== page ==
• The Dunster Dolls Museum: Home to an extensive collection of dolls dating back to the 18th century. It’s also known for hosting creative workshops for children and doll enthusiasts.

A visit to Dunster would be incomplete without a taste of its culinary treasures. From quirky cafes to traditional pubs, Dunster’s culinary scene is as diverse as the scenery itself. I’d personally recommend trying the locally brewed cider or the hearty Somerset ploughman’s lunch.

Beyond sightseeing and gastronomy, Dunster provides various recreational activities. The nearby Exmoor National Park is a paradise for hikers, cyclists, and bird watchers. Or for those who prefer a quieter pace, how about a leisurely boat ride on the tranquil Dunster Yarn Market?

Moreover, Dunster has a distinctive shopping experience up its sleeve too. With its cobbled streets lined with independent boutiques offering arts, crafts, and local produce, retail therapy in Dunster is nothing short of unique.

Whether it’s the centuries-old castle, the enticing cuisine, or the breath-taking views from Exmoor, Dunster is certainly a jewel in Somerset’s crown. So let’s move on to uncovering more delightful villages in our Somerset sojourn.

Frome’s Artistic Vibe: A Haven for Creatives

Stepping out of the historic lanes of Dunster, it’s now time to dive into another enchanting village in Somerset. Welcome to Frome, a village that’s brimming with artistic spirit and creativity. It’s this village’s vibrant cultural scene that sets it apart from others in Somerset – truly a haven for creatives.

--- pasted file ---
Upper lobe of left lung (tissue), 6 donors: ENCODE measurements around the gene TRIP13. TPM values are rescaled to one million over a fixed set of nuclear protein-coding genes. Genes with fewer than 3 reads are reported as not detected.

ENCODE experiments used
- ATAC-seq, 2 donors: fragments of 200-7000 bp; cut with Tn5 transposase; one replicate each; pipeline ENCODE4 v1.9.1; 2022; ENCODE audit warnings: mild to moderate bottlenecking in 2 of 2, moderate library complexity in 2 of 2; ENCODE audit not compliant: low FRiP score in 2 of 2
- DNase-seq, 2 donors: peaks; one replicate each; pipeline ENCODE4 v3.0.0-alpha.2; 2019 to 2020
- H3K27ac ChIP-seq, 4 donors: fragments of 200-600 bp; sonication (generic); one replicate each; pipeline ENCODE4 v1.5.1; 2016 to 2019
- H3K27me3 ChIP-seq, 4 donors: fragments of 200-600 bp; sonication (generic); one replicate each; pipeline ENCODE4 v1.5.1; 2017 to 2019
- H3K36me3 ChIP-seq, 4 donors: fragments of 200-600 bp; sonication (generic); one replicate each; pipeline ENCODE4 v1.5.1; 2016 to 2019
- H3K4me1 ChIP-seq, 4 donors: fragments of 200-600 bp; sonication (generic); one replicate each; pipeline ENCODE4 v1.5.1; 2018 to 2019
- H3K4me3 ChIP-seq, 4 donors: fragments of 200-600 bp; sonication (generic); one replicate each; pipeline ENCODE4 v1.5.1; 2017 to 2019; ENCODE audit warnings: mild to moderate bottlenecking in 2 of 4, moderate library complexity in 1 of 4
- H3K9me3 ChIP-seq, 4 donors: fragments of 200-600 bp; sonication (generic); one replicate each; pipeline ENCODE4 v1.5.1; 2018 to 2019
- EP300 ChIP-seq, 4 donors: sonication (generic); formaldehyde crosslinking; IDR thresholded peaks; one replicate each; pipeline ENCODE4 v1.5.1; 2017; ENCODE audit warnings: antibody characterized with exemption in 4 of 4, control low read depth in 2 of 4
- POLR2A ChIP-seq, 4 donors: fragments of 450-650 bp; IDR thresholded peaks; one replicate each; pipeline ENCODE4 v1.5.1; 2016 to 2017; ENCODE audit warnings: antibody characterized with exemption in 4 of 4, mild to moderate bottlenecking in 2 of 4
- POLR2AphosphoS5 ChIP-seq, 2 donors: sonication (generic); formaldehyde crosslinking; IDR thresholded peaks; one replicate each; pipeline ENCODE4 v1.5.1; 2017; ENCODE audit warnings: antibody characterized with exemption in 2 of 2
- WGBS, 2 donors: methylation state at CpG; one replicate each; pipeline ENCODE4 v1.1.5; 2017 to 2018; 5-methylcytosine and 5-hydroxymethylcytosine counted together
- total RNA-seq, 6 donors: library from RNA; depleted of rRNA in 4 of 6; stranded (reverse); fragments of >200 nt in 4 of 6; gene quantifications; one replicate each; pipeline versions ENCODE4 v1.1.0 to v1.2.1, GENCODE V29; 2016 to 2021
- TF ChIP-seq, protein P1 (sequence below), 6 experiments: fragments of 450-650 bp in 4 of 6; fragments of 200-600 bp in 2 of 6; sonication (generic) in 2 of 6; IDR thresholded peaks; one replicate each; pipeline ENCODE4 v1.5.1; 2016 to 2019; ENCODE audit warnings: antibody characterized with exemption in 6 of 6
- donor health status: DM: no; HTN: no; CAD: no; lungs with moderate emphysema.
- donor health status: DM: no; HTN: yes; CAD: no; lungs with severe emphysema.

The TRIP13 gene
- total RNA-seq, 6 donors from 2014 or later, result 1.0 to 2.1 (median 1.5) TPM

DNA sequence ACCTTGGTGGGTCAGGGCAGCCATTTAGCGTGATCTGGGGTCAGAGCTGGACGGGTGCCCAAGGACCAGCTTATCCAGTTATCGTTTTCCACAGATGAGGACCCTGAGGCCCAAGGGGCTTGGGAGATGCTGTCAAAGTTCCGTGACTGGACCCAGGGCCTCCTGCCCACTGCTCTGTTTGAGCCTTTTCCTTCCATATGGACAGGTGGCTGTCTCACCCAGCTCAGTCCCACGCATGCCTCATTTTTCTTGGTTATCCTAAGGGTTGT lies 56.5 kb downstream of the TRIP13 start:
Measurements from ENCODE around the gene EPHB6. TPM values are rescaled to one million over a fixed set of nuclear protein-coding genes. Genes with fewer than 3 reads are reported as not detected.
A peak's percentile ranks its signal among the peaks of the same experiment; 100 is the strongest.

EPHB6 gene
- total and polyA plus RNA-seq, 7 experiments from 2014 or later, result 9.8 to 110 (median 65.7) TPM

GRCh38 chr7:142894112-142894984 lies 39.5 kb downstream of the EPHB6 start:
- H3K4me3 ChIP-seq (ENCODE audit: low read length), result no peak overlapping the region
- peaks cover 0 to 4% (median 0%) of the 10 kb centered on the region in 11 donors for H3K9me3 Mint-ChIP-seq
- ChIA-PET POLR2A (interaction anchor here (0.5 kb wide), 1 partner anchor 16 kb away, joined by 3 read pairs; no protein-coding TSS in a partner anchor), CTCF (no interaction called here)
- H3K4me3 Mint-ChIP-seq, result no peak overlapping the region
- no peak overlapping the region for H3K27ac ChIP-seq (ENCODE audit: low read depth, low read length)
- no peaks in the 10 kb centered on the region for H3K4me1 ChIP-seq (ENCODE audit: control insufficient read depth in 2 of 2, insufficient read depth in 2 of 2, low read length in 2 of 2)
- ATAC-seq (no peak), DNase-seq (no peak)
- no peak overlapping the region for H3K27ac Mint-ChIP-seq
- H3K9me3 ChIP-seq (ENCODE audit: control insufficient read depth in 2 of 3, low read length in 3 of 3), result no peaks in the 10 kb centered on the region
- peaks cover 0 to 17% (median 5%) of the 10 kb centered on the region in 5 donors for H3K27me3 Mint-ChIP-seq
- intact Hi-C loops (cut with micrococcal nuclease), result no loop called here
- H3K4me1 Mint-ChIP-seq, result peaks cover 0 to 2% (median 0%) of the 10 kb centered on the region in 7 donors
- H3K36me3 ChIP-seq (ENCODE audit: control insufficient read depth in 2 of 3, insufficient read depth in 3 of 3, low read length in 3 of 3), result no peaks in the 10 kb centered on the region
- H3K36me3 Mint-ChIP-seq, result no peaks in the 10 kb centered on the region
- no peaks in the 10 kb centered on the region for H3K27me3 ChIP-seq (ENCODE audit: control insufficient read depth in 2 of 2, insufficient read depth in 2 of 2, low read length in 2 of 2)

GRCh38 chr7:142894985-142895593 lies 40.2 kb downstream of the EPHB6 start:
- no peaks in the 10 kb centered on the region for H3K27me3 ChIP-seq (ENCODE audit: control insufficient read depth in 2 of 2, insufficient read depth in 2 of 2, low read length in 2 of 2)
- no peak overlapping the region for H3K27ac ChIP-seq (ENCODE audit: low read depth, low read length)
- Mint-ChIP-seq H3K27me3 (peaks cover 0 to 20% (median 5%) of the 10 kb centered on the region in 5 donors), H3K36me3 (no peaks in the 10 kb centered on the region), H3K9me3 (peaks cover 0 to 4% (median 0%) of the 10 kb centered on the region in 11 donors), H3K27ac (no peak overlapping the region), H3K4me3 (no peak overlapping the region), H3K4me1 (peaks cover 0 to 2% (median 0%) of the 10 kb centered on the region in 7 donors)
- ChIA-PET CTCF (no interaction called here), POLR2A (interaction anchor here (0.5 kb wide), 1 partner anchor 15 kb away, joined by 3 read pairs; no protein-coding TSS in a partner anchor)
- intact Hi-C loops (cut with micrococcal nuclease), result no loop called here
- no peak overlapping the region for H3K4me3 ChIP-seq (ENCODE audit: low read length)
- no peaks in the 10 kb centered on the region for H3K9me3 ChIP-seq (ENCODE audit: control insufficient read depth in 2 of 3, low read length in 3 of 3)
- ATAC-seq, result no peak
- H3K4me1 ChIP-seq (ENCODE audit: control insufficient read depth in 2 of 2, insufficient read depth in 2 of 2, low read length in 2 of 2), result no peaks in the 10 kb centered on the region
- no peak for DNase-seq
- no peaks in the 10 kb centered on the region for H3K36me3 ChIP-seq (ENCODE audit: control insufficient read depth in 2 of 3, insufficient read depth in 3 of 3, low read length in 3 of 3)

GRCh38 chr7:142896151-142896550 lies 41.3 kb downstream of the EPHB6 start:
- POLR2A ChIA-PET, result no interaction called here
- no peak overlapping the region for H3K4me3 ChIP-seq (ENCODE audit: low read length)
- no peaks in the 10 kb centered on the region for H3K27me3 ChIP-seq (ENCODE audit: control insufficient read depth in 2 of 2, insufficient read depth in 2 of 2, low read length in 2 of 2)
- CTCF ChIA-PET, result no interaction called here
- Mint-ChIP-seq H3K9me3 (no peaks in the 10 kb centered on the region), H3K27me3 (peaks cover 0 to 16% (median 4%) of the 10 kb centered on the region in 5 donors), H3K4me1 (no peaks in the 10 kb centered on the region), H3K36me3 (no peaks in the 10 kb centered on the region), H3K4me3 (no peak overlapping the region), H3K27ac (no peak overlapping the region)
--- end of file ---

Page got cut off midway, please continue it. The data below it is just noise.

Frome’s charm lies in its eclectic mix of traditional British culture and modern artistry. It’s a place where the narrow cobbled streets open up into expansive green spaces, adorned with captivating works of contemporary art. Frome is also known for its outstanding architectural beauty. The village is blessed with an abundant collection of preserved historic buildings that bear silent testimony to the region’s past.

What gives the village its artistic kick? It’s the Frome Independent Market. Held on the first Sunday of each month, this vibrant bazaar becomes a magnet for artists, crafters, and artisan food producers from all over south-west England. As I walk through the market, it’s impossible to ignore the buzz of creative energy.

However, Frome isn’t just about physical art. It lives and breathes music too. The Cheese and Grain is a not-for-profit social enterprise and music venue that’s hosted the likes of Robert Plant and the Foo Fighters. On any given night in Frome, it’s quite likely you’ll come across a live music event occurring in one of its pubs or parks.

And let’s not forget about Frome’s vibrant theatre scene. The Merlin Theatre and the Memorial Theatre offer a veritable feast of stage performances, appealing to fans of both contemporary and classic theatre.

Overall, Frome offers a unique blend of traditional charm and artistic vibrancy that captures the imagination and inspires creativity. While it doesn’t attract the same level of tourist traffic as some other Somerset villages – it’s a place that slowly grows on you, leaving you enamoured with its understated charm and innovative spirit.

Picturesque Perfection: Porlock

It’s near impossible to mention Somerset villages without immediately thinking of Porlock. This idyllic village brings together natural beauty, historical intrigue, and warm Somerset hospitality to offer an experience steeped in serenity and charm.

Set between the Bristol Channel and rolling hills, Porlock paints a majestic picture with its panoramic vistas. Porlock Bay and Bossington, easily accessible from the village, treat visitors to pristine beaches. The Porlock Hill grants a sweeping view of the village and the surrounding landscapes. It’s a perfect setting for passionate photographers and nature enthusiasts alike.